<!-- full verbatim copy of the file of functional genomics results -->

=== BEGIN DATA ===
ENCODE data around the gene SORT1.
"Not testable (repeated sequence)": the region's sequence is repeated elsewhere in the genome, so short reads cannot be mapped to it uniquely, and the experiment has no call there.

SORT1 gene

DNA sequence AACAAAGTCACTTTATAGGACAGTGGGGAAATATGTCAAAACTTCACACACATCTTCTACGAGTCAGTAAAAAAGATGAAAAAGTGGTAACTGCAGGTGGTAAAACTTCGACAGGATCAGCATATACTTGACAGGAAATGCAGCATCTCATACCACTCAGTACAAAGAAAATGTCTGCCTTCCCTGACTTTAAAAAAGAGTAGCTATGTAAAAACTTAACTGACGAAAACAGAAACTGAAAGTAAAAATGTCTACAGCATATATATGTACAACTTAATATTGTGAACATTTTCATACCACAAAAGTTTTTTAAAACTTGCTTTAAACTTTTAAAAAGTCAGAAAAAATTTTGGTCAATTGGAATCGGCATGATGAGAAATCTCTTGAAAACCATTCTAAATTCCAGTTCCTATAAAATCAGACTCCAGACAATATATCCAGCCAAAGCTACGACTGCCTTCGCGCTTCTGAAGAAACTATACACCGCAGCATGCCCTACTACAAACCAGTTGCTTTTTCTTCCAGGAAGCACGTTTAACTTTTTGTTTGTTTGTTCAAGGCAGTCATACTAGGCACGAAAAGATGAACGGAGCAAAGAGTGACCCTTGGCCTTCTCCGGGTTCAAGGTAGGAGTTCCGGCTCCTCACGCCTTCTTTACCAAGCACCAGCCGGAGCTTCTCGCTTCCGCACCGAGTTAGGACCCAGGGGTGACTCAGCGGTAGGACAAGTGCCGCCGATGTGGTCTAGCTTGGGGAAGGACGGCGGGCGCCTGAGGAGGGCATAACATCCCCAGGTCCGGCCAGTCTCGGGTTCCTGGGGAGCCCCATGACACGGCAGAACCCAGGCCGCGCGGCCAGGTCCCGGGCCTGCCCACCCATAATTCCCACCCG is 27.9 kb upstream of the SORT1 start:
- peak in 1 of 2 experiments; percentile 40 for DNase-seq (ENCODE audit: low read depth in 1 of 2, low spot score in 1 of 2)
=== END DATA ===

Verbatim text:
ENCODE data around the gene SORT1.
"Not testable (repeated sequence)": the region's sequence is repeated elsewhere in the genome, so short reads cannot be mapped to it uniquely, and the experiment has no call there.

SORT1 gene

DNA sequence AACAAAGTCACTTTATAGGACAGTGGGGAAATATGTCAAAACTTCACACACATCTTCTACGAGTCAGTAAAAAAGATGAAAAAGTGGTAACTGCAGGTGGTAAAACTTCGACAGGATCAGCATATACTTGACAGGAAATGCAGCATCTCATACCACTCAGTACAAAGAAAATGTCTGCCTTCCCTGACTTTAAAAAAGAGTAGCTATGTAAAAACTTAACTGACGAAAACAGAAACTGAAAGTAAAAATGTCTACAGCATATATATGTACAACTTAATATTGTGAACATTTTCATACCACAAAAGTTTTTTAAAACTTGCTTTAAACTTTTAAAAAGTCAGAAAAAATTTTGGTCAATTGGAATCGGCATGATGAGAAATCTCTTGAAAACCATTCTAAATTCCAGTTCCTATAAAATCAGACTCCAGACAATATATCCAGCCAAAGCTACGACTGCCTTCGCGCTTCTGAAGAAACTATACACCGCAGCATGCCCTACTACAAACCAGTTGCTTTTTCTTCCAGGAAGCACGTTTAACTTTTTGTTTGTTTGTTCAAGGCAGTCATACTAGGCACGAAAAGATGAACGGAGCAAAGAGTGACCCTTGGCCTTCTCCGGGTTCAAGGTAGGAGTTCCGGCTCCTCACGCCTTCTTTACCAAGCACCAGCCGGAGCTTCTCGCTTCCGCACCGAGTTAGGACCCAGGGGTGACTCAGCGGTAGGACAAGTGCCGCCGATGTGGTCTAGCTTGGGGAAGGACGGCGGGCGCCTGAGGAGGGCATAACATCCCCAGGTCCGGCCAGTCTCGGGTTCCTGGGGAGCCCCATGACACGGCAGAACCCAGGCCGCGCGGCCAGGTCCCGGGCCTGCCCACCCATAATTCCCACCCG is 27.9 kb upstream of the SORT1 start:
- peak in 1 of 2 experiments; percentile 40 for DNase-seq (ENCODE audit: low read depth in 1 of 2, low spot score in 1 of 2)